Comic Review: Static #2: Season One (DC Comics)

Just when things for Virgil Hawkins were getting bad, high school adversary Hotstreak promises to make things worse! And indeed he does as Hotstreak knows where Virgil’s family lives, and […]

Just when things for Virgil Hawkins were getting bad, high school adversary Hotstreak promises to make things worse!

And indeed he does as Hotstreak knows where Virgil’s family lives, and threatens the lives of his loved ones, Virgil is going to learn that power always comes with a price.

After the first issue, I had wondered whether Static would continue to keep his powers under wraps given how out in the open he is with his abilities. But Ayla and the rest of the team on this book continue to throw curveballs as to where Static/Virgil Hawkins is going along with the rest of his side of the world. It’s one thing to deal with up-and-coming supervillains, but it’s another thing to have to deal with the revelations made by family and witnesses that knows one’s secret. How does someone with that kind of power deal with it being (almost) public knowledge amongst friends and family? This approach to Static is very appropriate to the world we live in today, where information is shared and under surveillance no matter where you go, via on the street or cell phone.

What’s most interesting about this issue and this series thus far is that Ayala continues to chart new territory that hasn’t been done in any iteration of Static, where readers are exposed to characters that they know but are also seeing these characters in a new light. What makes this issue great is that Static’s family has a more prominent role than any iteration of Static prior. From the conversations to the chemistry, each member of the family feels like real people who are approaching these circumstances in the same way as families and individuals in the real world would. Discussions such as the advantages of having abilities that could help one get ahead in life, whether it defines or gives one value, in addition to understanding one’s social status within society and how all of these things trickle down, affect Virgil in profound ways. It makes for a compelling read that anyone could relate to. The story is great and promises more to offer in regards to the looming threats that lie ahead for Static. Ayala not only develops the world of Static but also establishes Static’s place within the world of Milestone in really clever ways.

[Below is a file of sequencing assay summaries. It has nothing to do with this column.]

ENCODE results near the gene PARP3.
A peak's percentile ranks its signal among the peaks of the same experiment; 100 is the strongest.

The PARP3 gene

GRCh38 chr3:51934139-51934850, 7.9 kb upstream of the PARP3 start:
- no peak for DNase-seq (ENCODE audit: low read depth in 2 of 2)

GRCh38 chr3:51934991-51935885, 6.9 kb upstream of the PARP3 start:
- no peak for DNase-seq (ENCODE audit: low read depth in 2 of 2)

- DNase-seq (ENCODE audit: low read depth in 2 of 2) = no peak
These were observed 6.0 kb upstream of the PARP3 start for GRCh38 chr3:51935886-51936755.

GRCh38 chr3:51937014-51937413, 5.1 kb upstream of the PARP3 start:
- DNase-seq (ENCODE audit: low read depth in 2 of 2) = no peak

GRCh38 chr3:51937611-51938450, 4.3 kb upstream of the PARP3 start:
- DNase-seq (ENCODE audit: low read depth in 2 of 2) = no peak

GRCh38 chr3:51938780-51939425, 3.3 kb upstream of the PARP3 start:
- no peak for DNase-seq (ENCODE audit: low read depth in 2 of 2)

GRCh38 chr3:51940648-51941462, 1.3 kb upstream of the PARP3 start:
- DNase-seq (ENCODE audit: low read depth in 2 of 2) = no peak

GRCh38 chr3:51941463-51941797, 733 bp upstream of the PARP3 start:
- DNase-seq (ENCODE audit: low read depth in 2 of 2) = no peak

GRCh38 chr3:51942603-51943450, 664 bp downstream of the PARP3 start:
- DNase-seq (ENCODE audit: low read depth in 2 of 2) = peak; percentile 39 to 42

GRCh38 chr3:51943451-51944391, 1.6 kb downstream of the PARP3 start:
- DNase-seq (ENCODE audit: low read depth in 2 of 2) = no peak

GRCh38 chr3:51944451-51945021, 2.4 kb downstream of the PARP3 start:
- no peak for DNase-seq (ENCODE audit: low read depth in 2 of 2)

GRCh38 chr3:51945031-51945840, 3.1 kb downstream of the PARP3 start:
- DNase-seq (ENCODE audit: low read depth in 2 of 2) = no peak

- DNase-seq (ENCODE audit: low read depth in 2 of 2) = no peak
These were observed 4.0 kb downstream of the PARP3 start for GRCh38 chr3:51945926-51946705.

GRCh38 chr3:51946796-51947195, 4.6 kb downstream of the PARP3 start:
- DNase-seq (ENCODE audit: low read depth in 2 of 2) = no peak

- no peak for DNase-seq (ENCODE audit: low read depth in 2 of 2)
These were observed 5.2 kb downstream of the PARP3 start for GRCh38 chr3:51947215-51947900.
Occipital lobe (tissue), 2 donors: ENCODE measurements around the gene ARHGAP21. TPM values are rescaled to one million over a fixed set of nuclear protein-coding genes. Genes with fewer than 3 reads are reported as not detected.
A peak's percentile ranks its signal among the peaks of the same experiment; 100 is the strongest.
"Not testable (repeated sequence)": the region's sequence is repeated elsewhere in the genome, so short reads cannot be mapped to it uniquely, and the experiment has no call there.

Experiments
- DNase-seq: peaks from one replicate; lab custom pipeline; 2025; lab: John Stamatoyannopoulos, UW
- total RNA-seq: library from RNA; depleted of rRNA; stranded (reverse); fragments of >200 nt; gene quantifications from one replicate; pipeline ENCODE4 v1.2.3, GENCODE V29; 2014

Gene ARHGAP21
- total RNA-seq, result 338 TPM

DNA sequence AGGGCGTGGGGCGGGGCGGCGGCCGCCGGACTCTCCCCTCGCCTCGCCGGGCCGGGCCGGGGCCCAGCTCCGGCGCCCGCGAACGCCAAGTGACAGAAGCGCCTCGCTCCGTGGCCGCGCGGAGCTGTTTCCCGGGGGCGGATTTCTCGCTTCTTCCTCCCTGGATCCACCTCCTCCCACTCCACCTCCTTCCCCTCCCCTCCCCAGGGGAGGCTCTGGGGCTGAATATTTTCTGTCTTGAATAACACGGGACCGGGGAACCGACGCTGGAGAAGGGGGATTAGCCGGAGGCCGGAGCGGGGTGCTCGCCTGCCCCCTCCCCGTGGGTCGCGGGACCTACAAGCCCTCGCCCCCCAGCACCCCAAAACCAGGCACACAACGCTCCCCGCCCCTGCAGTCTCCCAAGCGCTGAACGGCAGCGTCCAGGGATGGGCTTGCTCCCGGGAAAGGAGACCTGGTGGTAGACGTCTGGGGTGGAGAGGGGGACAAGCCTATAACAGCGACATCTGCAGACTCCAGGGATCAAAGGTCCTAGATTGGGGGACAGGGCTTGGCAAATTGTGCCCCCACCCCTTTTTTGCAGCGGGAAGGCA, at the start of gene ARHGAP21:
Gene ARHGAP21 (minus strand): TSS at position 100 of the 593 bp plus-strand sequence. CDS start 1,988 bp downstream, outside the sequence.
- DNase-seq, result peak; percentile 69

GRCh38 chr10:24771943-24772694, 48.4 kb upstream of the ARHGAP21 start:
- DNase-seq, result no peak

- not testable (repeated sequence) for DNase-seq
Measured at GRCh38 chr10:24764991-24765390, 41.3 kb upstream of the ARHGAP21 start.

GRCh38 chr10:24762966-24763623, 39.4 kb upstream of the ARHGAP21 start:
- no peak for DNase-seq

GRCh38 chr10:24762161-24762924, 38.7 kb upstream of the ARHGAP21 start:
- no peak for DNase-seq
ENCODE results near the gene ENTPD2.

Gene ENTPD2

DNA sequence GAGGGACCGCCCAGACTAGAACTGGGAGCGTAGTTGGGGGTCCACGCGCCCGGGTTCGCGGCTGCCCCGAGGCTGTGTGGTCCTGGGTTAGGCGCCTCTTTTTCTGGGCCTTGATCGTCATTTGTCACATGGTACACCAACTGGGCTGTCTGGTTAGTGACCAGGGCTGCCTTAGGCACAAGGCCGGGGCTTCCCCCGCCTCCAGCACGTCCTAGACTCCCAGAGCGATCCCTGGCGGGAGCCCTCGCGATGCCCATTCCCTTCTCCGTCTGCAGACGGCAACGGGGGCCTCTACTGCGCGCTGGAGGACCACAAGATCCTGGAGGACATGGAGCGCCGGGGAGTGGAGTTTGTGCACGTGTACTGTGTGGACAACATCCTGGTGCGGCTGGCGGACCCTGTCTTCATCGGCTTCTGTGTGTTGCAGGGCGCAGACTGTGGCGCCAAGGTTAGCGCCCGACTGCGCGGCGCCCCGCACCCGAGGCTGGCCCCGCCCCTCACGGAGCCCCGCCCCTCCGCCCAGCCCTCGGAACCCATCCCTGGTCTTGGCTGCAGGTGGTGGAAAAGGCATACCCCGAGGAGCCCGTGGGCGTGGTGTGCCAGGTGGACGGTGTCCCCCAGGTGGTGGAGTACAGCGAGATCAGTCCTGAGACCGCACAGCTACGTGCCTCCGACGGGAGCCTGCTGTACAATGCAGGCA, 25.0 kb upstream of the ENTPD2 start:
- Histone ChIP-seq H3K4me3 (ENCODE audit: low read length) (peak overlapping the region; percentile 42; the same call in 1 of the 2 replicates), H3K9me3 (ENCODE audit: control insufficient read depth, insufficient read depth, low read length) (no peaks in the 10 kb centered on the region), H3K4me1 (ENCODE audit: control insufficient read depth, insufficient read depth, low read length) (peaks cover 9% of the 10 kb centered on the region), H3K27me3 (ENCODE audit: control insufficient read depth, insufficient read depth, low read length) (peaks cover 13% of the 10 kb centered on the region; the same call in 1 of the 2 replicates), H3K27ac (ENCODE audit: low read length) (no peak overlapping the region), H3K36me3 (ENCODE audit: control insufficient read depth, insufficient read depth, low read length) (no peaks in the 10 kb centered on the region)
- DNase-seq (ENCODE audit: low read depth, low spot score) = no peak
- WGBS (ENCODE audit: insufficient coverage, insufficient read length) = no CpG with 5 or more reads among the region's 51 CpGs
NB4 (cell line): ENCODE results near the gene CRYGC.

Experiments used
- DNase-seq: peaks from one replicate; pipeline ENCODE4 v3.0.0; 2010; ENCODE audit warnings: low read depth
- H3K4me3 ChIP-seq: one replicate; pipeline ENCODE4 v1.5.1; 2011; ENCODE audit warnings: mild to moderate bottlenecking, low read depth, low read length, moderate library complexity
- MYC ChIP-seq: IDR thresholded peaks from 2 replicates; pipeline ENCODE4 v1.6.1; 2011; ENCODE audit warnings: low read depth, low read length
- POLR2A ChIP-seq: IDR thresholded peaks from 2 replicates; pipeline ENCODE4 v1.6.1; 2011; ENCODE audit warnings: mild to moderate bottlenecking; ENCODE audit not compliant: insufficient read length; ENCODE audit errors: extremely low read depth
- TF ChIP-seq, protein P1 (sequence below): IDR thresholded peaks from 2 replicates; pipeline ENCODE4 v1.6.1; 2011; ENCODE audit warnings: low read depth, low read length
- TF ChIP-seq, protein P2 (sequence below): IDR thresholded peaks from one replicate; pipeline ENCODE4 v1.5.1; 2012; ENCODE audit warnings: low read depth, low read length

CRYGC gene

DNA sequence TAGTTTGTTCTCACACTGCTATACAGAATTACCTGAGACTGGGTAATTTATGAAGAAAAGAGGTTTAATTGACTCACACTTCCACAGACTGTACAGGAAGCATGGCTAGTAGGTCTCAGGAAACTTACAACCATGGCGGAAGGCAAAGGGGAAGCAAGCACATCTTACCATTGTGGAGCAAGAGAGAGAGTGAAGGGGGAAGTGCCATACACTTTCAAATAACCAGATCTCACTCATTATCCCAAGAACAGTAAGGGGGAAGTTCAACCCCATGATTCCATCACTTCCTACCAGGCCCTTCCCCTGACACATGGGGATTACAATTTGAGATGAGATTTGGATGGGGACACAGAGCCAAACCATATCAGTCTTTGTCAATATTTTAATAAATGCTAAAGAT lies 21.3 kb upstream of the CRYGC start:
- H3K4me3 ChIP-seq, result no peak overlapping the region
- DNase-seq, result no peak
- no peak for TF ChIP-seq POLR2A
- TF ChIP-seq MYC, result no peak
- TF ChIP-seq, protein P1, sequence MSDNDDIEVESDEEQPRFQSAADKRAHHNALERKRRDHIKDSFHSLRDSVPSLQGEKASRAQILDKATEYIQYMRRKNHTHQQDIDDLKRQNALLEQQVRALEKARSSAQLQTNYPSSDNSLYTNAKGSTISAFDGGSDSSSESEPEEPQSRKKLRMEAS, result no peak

In regards to the art, Chris Cross provided layouts while Nikolas Draper-Ivey does all of the redesigns, linework, and color finishes. The art continues to be spectacular. It’s full of life and vibrant movement and maintains if not, progresses more and more into a great-looking book. It would be no surprise if there was an anime film or anime adaptation of this series because the art delivered by Ivey is cinematically beautiful to look at. Andsworld Design does a great job lettering this entire book, weaving the writing and art together in unison, providing a smooth reading experience. It’s safe to say that the momentum from the previous issue isn’t letting up and Static’s rise to becoming a hero has only just begun, and just when you think the tension will let up, Ayala and team apply more pressure on our electrifying hero. I highly recommend picking this issue up for new comic book day!

Anthony Andujar Jr.

About Anthony Andujar Jr.